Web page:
Opinion |

This Week's Palestinian Sacrifice, Delivered by an Israeli Bulldozer

Gideon Levy
Gideon Levy
An Israeli earth mover along the Israel-Gaza border east of Khan Yunis in the southern Gaza Strip, February 23, 2020.
An Israeli earth mover along the Israel-Gaza border east of Khan Yunis in the southern Gaza Strip, February 23, 2020. Credit: AFP
Gideon Levy
Gideon Levy

What did people on the right wing feel upon seeing the images of an Israeli army bulldozer burrowing into the ground in Gaza and snatching the body of a man as if it were an animal carcass being removed due to the stench? What were the feelings of the Goldin family, whose soldier son’s body is being held in Gaza, and who are considerably responsible for this spectacle, in the face of this desecration of dead? Did they feel satisfaction? A sense of revenge? Did they think that the return of their son’s body was brought closer even a bit in light of this scene?

And what were the thoughts of Defense Minister Naftali Bennett, who laid out this policy to snatch bodies? Was he proud of the Israeli soldiers who carried out his order? Would he be pleased to have the new doctrine named after himself, a doctrine involving the trafficking in bodies, his sole legacy?

Bernie, Bibi and the brutal occupation: Listen to Gideon LevyCredit: Haaretz Weekly Ep. 64

And what do the army chief of staff, the commander of the Southern Command and the unit commander think? Were they also enthusiastic over these scenes? Is that their victory photo? Their combat legacy?

And what about the bulldozer operator? What will he say when he returns to his family? That he abducted a body? That it was his job? What will he tell his children some day? That this is what Dad did in the army? That he dug up and abducted human bodies?

Did anyone even remember that they were human bodies? A member of Islamic Jihad but a person. A person who a short time earlier was alive and fighting – yes, fighting, against the cruel siege of his home – a person with dreams, plans and honor. And a name: Mohammed Ali al-Naim, age 27, and with a wife, Hiba, and a newborn baby. And with a mother, Mirwat, who is now mourning the death of her son.

The bulldozer trampled everything. The Israeli army says Al-Naim had laid an explosive charge near the border fence which imprisons his land, an act that has nothing to do with terrorism, and in the process, of course, marked himself for death. But that wasn’t enough. Now there is also a craving for bodies. The defense minister even boasted about it: “That’s how it needs to be, and that’s what was done.”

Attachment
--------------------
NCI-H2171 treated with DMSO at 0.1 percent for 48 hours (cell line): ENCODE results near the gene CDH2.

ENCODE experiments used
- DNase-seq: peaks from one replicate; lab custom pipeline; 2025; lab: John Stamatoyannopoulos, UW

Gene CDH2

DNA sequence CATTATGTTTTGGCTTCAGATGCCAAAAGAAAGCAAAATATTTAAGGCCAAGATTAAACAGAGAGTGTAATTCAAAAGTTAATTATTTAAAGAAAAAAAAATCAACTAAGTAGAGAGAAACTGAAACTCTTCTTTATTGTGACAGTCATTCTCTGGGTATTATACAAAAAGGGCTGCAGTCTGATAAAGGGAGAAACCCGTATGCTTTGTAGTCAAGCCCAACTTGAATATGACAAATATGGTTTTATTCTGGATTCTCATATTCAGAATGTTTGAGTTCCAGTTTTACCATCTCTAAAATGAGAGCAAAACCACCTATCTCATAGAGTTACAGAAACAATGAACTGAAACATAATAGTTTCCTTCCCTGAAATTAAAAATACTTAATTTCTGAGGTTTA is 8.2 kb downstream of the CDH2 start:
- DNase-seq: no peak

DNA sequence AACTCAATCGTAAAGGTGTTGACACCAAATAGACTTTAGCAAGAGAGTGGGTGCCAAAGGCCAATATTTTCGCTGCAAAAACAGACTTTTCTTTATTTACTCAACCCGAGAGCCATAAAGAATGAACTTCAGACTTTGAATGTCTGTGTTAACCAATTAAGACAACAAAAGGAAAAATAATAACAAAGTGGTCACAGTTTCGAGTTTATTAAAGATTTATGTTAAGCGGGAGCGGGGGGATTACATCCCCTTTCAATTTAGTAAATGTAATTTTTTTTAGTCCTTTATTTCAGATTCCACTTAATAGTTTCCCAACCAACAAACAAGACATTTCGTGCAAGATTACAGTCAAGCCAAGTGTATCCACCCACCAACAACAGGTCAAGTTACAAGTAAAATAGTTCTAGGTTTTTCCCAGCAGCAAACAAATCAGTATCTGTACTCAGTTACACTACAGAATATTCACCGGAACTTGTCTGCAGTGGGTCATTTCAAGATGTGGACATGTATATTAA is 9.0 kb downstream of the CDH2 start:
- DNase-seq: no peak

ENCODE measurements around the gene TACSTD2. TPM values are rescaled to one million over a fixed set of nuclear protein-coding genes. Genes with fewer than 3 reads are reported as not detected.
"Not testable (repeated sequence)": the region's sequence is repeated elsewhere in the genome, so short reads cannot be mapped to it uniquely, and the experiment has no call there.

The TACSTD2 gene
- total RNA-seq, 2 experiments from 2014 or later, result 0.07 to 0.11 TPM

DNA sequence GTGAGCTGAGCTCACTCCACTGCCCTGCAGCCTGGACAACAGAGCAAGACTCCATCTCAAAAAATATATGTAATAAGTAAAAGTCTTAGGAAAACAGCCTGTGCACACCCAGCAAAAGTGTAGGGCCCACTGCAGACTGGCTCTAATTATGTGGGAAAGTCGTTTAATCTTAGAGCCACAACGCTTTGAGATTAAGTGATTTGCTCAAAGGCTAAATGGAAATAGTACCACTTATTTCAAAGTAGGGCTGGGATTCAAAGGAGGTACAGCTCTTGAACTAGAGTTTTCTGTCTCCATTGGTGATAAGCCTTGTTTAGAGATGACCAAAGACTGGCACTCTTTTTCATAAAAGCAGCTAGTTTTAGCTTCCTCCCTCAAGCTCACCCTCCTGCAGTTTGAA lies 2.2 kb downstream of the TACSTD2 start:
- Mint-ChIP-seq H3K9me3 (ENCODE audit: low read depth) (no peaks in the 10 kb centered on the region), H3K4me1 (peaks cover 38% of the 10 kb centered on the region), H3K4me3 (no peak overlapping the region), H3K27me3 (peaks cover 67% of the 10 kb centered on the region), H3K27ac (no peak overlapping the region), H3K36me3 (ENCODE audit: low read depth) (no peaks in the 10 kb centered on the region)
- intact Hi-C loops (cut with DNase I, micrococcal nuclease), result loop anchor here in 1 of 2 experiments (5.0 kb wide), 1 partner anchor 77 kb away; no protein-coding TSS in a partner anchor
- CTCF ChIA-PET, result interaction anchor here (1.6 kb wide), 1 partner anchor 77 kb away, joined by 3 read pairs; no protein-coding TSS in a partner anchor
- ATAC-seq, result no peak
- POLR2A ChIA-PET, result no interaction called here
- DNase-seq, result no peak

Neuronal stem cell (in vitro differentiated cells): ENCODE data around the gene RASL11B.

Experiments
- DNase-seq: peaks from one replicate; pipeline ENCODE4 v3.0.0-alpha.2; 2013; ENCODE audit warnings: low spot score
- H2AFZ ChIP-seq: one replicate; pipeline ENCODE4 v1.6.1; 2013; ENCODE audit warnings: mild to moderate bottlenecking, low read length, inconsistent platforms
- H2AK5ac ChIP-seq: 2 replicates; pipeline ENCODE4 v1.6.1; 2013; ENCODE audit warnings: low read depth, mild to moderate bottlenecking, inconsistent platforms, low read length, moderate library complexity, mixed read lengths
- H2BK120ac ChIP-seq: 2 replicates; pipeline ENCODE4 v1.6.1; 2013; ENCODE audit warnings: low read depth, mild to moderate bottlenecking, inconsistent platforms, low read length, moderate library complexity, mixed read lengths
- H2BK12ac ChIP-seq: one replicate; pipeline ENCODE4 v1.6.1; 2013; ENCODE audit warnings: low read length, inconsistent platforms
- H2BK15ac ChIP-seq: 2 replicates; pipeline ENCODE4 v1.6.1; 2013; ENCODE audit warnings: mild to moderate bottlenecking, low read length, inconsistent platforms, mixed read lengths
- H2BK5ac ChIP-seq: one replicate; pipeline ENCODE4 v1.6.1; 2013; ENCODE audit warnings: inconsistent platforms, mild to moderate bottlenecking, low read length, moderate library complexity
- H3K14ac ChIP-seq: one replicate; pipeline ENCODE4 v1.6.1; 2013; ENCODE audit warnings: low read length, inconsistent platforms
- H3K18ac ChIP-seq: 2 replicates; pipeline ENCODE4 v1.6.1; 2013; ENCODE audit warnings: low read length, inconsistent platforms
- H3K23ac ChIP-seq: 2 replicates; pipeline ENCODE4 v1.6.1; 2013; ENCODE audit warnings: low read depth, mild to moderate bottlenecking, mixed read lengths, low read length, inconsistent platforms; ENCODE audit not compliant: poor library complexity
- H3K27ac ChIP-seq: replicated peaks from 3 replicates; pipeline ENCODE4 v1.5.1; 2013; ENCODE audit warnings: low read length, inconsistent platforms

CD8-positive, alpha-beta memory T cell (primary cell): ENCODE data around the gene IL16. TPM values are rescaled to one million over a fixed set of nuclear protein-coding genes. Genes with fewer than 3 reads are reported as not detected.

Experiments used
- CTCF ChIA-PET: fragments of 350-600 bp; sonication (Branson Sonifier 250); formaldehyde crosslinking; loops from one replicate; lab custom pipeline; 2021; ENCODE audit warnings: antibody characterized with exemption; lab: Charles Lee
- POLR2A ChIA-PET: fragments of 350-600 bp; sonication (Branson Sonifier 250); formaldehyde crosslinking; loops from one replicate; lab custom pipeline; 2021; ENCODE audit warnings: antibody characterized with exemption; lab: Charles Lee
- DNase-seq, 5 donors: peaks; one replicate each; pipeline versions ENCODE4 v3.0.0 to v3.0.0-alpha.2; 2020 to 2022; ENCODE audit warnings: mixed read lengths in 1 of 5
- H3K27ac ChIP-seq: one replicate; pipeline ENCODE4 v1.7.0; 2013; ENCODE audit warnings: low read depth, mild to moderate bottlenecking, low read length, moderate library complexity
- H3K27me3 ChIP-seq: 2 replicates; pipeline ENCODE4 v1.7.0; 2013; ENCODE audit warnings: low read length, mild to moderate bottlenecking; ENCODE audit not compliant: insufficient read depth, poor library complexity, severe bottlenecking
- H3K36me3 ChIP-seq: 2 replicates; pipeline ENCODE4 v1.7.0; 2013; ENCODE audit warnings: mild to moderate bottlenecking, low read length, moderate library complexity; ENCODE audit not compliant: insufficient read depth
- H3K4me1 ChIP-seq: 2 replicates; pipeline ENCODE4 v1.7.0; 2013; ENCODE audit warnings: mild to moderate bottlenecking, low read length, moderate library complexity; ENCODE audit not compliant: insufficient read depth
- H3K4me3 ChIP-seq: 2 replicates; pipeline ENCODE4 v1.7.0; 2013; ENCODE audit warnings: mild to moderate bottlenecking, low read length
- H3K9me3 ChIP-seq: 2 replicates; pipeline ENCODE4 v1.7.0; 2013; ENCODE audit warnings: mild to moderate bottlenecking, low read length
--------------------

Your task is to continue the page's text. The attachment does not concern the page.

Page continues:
In 1956, not far from the site of the bulldozer of 2020, Moshe Dayan delivered a eulogy at the grave of Ro’i Rotberg at Nahal Oz, in which he said: “Let us not cast blame on the murderers today. Why should we declare their fierce hatred for us? They’ve been sitting in refugee camps for eight years in Gaza, and in front of their eyes, we are turning the land and the villages where they lived, they and their ancestors, into our inheritance.”

Fast forward to the speech by military abduction leader Bennett: “We’re sick of the hypocritical criticism from the left against the ‘lack of humanity’ in using a bulldozer to obtain the body of a terrorist.” Here in short we have the history of the bestialization, the insensitivity, the evil, the corruption and the rot of the occupation.

It’s easy to imagine what the Palestinians were feeling, particularly in Gaza, over the sight of Al-Naim’s dangling body: Try imagining the body of an Israeli soldier hanging out of a bulldozer in full view. Listen to the screams of the young people who gathered round and risked their lives in the face of the Israeli army weapons fire and a threatening tank in a desperate effort to save the body of their friend and the honor of the Palestinian people.

The desecration of the dead also led to two more days of exchange of fire and horror in the south: Masses of people in shelters on the Israeli side, hundreds of thousands of Gaza residents whose land was again shaken by explosions, and all of this to satisfy a nationalist defense minister who is trying to placate his blood-thirsty political base as well as the Goldin family, who belongs to that base.

Henry Kissinger once said that Israel doesn’t have a foreign policy, only a domestic policy. Now Bennett comes along and proves that defense policy is also sometimes only domestic policy.

Woe be it unto the political base that is satisfied by the abduction of bodies. And woe be the bereaved family that pushes without restraint for the abuse of Gaza, as long as the body of their loved one is returned.

The residents of Israeli communities near the Gaza border and the residents of Gaza have offered up another victim this week to the whim of a contemptible politician. The Israelis are apparently ready to pay any price: The fact is that almost no one protested. And no one made the basic and very well-founded demand to return Al-Naim’s body immediately, saying that we don’t want to be associated with a country that abducts and traffics in bodies.

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